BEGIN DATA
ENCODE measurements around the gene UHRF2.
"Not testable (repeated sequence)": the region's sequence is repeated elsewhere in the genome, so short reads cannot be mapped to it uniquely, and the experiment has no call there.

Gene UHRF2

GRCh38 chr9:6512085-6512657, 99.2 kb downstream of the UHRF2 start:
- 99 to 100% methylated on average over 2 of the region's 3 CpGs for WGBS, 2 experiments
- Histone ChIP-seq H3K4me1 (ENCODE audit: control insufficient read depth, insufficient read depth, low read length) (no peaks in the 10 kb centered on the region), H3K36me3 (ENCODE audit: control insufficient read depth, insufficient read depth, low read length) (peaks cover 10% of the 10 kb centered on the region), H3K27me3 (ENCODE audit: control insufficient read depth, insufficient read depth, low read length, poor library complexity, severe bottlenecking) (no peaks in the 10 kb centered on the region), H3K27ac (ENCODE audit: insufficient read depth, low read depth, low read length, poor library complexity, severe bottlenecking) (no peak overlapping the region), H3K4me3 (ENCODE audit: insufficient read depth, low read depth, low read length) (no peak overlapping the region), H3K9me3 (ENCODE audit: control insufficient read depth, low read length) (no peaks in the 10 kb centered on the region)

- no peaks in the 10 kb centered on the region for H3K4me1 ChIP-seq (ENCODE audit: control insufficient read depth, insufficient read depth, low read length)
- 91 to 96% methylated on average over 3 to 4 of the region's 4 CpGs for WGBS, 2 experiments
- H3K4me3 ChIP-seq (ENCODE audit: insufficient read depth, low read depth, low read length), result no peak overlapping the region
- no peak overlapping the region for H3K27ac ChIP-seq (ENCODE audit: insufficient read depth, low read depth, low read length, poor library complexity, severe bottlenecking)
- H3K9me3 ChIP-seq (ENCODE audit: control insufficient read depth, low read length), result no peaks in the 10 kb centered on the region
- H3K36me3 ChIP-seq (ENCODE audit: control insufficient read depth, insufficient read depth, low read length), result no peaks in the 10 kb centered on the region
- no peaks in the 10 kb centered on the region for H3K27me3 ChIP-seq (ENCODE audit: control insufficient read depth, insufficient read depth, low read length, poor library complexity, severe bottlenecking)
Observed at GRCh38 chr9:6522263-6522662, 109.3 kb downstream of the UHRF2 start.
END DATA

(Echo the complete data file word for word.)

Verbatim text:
ENCODE measurements around the gene UHRF2.
"Not testable (repeated sequence)": the region's sequence is repeated elsewhere in the genome, so short reads cannot be mapped to it uniquely, and the experiment has no call there.

Gene UHRF2

GRCh38 chr9:6512085-6512657, 99.2 kb downstream of the UHRF2 start:
- 99 to 100% methylated on average over 2 of the region's 3 CpGs for WGBS, 2 experiments
- Histone ChIP-seq H3K4me1 (ENCODE audit: control insufficient read depth, insufficient read depth, low read length) (no peaks in the 10 kb centered on the region), H3K36me3 (ENCODE audit: control insufficient read depth, insufficient read depth, low read length) (peaks cover 10% of the 10 kb centered on the region), H3K27me3 (ENCODE audit: control insufficient read depth, insufficient read depth, low read length, poor library complexity, severe bottlenecking) (no peaks in the 10 kb centered on the region), H3K27ac (ENCODE audit: insufficient read depth, low read depth, low read length, poor library complexity, severe bottlenecking) (no peak overlapping the region), H3K4me3 (ENCODE audit: insufficient read depth, low read depth, low read length) (no peak overlapping the region), H3K9me3 (ENCODE audit: control insufficient read depth, low read length) (no peaks in the 10 kb centered on the region)

- no peaks in the 10 kb centered on the region for H3K4me1 ChIP-seq (ENCODE audit: control insufficient read depth, insufficient read depth, low read length)
- 91 to 96% methylated on average over 3 to 4 of the region's 4 CpGs for WGBS, 2 experiments
- H3K4me3 ChIP-seq (ENCODE audit: insufficient read depth, low read depth, low read length), result no peak overlapping the region
- no peak overlapping the region for H3K27ac ChIP-seq (ENCODE audit: insufficient read depth, low read depth, low read length, poor library complexity, severe bottlenecking)
- H3K9me3 ChIP-seq (ENCODE audit: control insufficient read depth, low read length), result no peaks in the 10 kb centered on the region
- H3K36me3 ChIP-seq (ENCODE audit: control insufficient read depth, insufficient read depth, low read length), result no peaks in the 10 kb centered on the region
- no peaks in the 10 kb centered on the region for H3K27me3 ChIP-seq (ENCODE audit: control insufficient read depth, insufficient read depth, low read length, poor library complexity, severe bottlenecking)
Observed at GRCh38 chr9:6522263-6522662, 109.3 kb downstream of the UHRF2 start.